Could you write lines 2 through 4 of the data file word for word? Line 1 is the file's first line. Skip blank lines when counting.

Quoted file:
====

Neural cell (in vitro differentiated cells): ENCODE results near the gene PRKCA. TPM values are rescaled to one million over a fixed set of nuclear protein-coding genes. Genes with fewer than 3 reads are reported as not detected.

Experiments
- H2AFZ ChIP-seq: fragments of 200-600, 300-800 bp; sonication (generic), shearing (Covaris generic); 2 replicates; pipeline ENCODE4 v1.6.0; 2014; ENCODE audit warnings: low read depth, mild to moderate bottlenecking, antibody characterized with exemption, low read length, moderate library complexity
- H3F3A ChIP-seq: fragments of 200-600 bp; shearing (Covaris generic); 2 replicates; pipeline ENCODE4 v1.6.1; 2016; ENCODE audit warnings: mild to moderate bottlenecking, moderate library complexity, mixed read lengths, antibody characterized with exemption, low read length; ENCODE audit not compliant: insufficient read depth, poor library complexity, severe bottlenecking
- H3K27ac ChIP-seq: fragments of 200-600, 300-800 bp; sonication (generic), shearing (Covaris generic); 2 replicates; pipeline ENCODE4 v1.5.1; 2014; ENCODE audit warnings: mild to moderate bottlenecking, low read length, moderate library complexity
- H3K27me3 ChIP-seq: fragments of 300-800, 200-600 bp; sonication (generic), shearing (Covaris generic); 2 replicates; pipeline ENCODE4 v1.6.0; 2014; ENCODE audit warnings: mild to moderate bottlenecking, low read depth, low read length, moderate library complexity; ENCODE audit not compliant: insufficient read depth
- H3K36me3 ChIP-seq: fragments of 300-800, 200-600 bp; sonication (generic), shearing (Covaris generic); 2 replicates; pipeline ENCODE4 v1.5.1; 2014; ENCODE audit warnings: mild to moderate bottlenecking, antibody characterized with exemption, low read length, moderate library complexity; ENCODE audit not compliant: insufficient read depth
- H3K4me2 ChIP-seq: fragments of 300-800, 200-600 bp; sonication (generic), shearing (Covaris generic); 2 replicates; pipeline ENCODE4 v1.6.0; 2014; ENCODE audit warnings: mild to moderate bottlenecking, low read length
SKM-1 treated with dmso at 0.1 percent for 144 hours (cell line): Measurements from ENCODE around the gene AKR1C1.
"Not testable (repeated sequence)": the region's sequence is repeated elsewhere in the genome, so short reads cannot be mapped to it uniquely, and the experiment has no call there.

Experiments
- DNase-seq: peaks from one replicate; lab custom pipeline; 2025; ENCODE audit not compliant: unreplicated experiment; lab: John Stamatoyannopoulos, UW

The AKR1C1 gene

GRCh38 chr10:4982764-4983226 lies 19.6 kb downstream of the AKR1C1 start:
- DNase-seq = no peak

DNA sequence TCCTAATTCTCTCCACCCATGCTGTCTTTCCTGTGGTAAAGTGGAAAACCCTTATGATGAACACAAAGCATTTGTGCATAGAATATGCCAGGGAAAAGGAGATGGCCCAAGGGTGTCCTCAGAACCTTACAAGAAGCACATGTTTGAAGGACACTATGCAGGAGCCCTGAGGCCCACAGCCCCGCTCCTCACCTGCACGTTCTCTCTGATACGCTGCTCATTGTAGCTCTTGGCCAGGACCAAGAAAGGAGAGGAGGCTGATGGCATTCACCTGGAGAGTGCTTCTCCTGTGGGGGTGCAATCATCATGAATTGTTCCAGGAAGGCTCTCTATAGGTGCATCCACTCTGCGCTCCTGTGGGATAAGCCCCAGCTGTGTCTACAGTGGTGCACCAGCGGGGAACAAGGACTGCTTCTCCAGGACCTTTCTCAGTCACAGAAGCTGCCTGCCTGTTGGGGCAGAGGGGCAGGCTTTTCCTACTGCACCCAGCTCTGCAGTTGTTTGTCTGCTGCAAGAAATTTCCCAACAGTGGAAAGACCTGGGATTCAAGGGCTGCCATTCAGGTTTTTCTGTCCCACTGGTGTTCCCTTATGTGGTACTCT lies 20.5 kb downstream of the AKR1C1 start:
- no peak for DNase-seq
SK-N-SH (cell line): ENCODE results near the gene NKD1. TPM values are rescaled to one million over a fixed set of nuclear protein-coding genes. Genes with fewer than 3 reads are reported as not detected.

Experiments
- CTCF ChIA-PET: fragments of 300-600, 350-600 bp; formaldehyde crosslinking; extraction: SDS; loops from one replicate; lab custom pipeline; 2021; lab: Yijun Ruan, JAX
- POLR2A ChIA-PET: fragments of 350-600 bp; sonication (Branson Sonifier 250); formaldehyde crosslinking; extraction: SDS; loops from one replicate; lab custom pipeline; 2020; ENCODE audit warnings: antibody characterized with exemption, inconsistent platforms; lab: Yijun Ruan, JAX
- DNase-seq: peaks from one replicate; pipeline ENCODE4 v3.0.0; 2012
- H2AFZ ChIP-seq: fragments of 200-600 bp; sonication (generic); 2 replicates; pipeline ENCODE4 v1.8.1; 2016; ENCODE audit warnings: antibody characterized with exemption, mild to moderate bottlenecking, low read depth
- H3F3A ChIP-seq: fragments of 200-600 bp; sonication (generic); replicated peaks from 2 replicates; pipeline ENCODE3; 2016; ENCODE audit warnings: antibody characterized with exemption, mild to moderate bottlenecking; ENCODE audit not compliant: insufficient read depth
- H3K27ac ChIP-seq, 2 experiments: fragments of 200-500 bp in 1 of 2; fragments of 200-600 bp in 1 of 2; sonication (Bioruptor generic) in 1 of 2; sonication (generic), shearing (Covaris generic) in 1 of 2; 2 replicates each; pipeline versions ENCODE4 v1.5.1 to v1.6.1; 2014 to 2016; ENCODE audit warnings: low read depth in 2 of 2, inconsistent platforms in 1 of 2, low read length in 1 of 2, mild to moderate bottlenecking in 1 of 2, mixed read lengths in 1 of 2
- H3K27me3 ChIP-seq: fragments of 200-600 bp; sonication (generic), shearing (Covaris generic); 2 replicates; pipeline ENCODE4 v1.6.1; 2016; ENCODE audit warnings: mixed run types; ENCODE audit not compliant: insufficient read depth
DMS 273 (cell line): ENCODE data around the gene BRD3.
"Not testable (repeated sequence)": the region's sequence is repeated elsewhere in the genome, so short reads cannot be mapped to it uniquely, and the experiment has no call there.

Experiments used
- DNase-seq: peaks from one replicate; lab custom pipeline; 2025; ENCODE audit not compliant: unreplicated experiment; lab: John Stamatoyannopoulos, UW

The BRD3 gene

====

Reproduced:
Experiments
- H2AFZ ChIP-seq: fragments of 200-600, 300-800 bp; sonication (generic), shearing (Covaris generic); 2 replicates; pipeline ENCODE4 v1.6.0; 2014; ENCODE audit warnings: low read depth, mild to moderate bottlenecking, antibody characterized with exemption, low read length, moderate library complexity
- H3F3A ChIP-seq: fragments of 200-600 bp; shearing (Covaris generic); 2 replicates; pipeline ENCODE4 v1.6.1; 2016; ENCODE audit warnings: mild to moderate bottlenecking, moderate library complexity, mixed read lengths, antibody characterized with exemption, low read length; ENCODE audit not compliant: insufficient read depth, poor library complexity, severe bottlenecking